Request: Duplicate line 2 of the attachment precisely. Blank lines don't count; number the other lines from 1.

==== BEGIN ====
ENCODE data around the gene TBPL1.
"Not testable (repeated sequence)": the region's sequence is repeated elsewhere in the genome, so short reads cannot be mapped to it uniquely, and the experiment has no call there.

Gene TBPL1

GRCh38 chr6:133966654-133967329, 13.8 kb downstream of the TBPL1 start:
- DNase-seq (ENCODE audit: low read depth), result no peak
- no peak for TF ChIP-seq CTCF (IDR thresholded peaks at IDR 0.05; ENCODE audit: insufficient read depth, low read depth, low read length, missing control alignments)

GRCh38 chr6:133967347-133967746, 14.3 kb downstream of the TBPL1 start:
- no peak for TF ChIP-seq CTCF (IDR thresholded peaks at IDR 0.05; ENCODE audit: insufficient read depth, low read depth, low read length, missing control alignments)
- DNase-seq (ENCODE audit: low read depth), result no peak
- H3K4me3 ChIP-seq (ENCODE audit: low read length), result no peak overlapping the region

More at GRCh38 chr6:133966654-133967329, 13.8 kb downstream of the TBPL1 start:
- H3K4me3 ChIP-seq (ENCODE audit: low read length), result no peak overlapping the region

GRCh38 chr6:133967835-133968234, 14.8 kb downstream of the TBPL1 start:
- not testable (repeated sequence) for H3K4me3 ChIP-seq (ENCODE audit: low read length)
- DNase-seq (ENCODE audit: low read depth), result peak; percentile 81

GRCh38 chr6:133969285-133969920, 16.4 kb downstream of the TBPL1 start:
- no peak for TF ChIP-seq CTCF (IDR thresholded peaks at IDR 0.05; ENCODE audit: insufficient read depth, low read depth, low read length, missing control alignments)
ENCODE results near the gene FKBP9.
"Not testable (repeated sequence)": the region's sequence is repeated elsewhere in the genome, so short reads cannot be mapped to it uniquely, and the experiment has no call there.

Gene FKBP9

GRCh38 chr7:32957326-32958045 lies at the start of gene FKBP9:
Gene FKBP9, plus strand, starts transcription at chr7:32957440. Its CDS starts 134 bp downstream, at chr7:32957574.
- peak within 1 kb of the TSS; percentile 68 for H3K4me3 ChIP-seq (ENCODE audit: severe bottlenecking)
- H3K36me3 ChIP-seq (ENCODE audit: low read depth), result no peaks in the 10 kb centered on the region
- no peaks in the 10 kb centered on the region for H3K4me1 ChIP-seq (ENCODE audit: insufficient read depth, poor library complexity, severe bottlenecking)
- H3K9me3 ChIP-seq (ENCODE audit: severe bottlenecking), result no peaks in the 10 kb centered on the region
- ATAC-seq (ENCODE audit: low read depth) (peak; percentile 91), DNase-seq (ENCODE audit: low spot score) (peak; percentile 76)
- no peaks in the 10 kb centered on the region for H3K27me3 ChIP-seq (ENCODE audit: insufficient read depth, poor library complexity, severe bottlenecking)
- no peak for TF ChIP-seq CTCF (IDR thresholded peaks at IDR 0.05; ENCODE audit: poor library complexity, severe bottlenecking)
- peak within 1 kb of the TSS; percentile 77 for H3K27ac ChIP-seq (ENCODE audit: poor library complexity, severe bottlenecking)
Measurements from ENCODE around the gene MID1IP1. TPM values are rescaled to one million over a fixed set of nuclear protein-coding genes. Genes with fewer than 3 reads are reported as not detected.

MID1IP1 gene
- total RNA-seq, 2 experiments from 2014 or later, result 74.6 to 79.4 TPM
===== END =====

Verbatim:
"Not testable (repeated sequence)": the region's sequence is repeated elsewhere in the genome, so short reads cannot be mapped to it uniquely, and the experiment has no call there.